'Empty words' – Teens agree with Greta's attack on politicians

Written by: Pete Henshaw | Published:
Image: Adobe Stock

More than half of 16 to 18-year-olds agree with climate change campaigner Greta Thunberg that politicians “have stolen their dreams and their childhood with their empty words”.

The 16-year-old Swedish campaigner accused the world’s politicians of putting profit and economic growth before climate protection in her now famous speech to the United Nations Climate Action Summit in September.

And research for the British Science Association (BSA) has found that 54 per cent of 16 to 18-year-olds believe Greta’s attack to be justified.

Speaking to leaders from across the world, Greta said: “This is all wrong. I shouldn't be up here. I should be back in school on the other side of the ocean. Yet, you all come to us young people for hope. How dare you.

“You have stolen my dreams and my childhood with your empty words and yet I'm one of the lucky ones. People are suffering. People are dying. Entire ecosystems are collapsing. We are in the beginning of a mass extinction and all you can talk about is money and fairy tales of eternal economic growth. How dare you.”

The global series of climate strikes – begun in Sweden by Greta – have seen young people walking out of schools to strike in protest at government inaction on climate change. These climate strikes have become known as “Fridays for Future” days, the most recent having taken place on November 29.

The BSA survey involved more than 2,200 people of all ages from across the UK. It found that 68 per cent are concerned about climate change, rising to 83 per cent among the 16 to 18-year-old respondents.

Furthermore, 60 per cent of the younger respondents said they are worried about their futures in the context of the climate crisis and 35 per cent are concerned about starting a family as a result.

However, there is hope as well. Forty per cent of all the respondents said that Greta’s speech has inspired them to take action, rising to 61 per cent among 16 to 18-year-olds. A similar proportion believe that those aged under-18 have the power to act on climate change.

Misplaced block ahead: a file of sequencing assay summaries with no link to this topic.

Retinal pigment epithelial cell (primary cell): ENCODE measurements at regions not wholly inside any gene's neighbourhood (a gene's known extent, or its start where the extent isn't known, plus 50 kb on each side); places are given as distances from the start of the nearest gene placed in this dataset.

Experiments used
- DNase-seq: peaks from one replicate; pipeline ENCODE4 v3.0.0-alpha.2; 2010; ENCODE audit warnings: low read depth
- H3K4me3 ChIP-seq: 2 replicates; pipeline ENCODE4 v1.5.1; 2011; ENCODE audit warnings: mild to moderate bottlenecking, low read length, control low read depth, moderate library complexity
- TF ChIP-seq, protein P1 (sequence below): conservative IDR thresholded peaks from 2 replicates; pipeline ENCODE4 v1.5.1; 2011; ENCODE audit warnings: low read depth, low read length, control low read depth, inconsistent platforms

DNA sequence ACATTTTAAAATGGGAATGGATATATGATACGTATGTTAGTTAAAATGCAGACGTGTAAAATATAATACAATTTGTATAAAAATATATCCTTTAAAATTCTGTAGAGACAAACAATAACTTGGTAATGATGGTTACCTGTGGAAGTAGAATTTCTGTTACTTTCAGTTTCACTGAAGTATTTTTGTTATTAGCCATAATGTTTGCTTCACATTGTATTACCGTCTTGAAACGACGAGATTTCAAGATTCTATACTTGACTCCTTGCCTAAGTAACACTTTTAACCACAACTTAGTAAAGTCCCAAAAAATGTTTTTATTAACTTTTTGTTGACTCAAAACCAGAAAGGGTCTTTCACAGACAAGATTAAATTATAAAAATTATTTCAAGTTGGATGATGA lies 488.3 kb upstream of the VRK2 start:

The survey results have been published to promote the BSA’s Youth Industrial Strategy Competition, a challenge that encourages secondary-aged students to design and propose STEM solutions to societal and environmental issues, including climate change.

The survey also reveals how these 16 to 18-year-olds are making a difference in their own lives. Actions to reduce their carbon footprint or tackle climate change include:

  • Recycling (88 per cent).
  • Making a conscious effort to save energy (79 per cent).
  • Walking, cycling or taking public transport (74 per cent).
  • Eating less meat (35 per cent).
  • Taking fewer flights (32 per cent).
  • Attending strikes and protests (16 per cent).
  • Boycott polluting products (15 per cent).

Katherine Mathieson, BSA chief executive, said the survey results sent a “powerful message”. She continued: “These results not only show a great deal of concern among young people about their future, but also frustration towards politicians for their slow response to the climate crisis. Given the changing political landscape and upcoming general election, this is something politicians should take heed of when making decisions that will affect the futures of younger generations.

“While young people are angry with those in power, it is encouraging to see their belief in their own generation to make positive change in the future.”

Climate change resources for schools


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